The acceptance that God is outside of nature and cannot be controlled through magic is empowering.
The Torah's response to the Capitol Hill riots.
Part 1. Biblical Views: After Jacob died, the Torah tells us that he was "gathered to his people."
The Maccabees remind us that we must take matters into our own hands.
You can return to the Garden of Eden on a regular basis!
In the Berchot Hamazon we state that God has NOT forsaken us.In light of all the suffering the Jewish people have endured can we say this in good faith?
Remember being nervous about having to take a test? But now imagine that the teacher distributed a study guide with the questions that will be on the test. You’d undoubtedly feel more confident about your chances. Well the teacher has already distributed the questions that you will be tested on, when you take your final, final exam, the admissions test to qualify for Olam Haba (the World to Come). Start preparing for your final, final exam now.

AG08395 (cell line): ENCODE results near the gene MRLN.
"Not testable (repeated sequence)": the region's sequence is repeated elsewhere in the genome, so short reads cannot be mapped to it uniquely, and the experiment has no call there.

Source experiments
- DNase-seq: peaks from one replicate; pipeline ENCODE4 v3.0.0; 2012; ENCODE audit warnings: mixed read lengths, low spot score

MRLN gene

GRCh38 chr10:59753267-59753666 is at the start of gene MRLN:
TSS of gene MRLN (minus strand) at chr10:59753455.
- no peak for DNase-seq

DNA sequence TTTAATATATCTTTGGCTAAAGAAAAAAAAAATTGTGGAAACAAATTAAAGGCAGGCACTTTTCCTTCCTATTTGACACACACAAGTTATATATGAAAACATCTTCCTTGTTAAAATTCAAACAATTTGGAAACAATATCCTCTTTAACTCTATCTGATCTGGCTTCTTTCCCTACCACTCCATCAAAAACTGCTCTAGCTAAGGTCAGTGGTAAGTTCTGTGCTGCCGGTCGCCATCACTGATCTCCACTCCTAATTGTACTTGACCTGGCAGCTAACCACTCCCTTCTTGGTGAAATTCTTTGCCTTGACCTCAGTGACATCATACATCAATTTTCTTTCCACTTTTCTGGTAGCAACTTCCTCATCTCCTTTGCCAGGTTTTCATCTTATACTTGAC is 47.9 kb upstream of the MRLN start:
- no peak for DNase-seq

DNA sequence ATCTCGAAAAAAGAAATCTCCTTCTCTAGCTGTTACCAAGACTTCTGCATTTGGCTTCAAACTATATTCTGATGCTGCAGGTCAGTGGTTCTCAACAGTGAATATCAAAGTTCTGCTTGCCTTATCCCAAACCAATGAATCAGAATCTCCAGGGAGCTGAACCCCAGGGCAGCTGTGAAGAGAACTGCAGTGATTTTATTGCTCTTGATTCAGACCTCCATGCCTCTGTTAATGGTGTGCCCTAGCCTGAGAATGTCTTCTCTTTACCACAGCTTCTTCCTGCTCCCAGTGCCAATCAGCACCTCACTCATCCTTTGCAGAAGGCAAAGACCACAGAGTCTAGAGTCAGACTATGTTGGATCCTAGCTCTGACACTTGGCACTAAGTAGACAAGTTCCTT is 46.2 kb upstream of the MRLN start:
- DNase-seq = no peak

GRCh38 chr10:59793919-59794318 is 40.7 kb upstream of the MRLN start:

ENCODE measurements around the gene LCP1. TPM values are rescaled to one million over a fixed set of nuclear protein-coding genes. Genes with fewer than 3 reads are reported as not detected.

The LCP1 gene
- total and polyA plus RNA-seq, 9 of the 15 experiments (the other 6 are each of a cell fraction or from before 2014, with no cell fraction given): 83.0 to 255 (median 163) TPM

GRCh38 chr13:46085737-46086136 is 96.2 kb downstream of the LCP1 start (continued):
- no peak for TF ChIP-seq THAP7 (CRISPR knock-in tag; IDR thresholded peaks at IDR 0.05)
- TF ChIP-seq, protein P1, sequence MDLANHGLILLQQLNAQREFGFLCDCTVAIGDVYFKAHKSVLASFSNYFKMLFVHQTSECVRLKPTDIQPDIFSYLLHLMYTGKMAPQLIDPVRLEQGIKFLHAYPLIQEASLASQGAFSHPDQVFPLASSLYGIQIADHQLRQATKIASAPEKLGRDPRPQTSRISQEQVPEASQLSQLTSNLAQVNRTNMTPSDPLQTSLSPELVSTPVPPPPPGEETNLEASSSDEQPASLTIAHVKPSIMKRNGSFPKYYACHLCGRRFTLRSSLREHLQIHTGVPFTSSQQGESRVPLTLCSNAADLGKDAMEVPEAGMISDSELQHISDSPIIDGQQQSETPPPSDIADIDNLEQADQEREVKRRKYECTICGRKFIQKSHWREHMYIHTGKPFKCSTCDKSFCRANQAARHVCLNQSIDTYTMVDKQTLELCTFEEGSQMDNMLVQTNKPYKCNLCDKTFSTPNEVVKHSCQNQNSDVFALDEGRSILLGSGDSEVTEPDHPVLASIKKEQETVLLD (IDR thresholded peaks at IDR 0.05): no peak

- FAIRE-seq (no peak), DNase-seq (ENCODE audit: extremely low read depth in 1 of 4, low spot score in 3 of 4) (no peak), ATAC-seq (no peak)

Seeing people in a nuanced manner helps us to simultaneously protect ourselves from being hurt while finding redeeming qualities in those we had previously written off. Yet, our brains are programmed to make sweeping snap judgments about people. How can we fight this tendency and view people in their totality?
God is all- powerful and good, yet there is injustice. What is the Jewish response to this seemingly unanswerable contradiction between belief and reality?
Part two of this series addresses the question of how Judaism distinguishes between the natural and man-made and why these differences are significant.
Rabbi Steven Saks
Enjoy these sermons from Rabbi Steven Saks.